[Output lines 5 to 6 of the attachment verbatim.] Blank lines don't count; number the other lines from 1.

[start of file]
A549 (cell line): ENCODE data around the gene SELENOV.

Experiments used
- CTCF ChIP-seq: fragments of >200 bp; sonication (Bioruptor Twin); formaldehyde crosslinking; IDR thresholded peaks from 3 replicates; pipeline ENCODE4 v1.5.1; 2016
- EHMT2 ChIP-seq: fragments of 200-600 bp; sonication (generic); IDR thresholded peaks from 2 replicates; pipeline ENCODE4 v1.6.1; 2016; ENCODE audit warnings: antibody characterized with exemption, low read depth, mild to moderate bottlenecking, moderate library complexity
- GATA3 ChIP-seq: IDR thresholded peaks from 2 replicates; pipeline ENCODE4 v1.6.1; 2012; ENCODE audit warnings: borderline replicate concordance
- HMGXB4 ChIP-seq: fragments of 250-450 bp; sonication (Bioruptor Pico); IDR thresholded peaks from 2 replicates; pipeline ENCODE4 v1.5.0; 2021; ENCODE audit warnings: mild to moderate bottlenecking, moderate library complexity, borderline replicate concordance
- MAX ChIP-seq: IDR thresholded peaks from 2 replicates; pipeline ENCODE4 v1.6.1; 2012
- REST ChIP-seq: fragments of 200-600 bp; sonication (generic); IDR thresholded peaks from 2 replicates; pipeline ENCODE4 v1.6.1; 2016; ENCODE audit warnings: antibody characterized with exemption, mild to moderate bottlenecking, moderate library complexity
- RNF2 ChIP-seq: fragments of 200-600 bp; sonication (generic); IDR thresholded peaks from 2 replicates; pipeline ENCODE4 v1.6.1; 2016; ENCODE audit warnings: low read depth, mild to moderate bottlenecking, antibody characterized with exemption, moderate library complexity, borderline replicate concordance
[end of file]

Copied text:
- GATA3 ChIP-seq: IDR thresholded peaks from 2 replicates; pipeline ENCODE4 v1.6.1; 2012; ENCODE audit warnings: borderline replicate concordance
- HMGXB4 ChIP-seq: fragments of 250-450 bp; sonication (Bioruptor Pico); IDR thresholded peaks from 2 replicates; pipeline ENCODE4 v1.5.0; 2021; ENCODE audit warnings: mild to moderate bottlenecking, moderate library complexity, borderline replicate concordance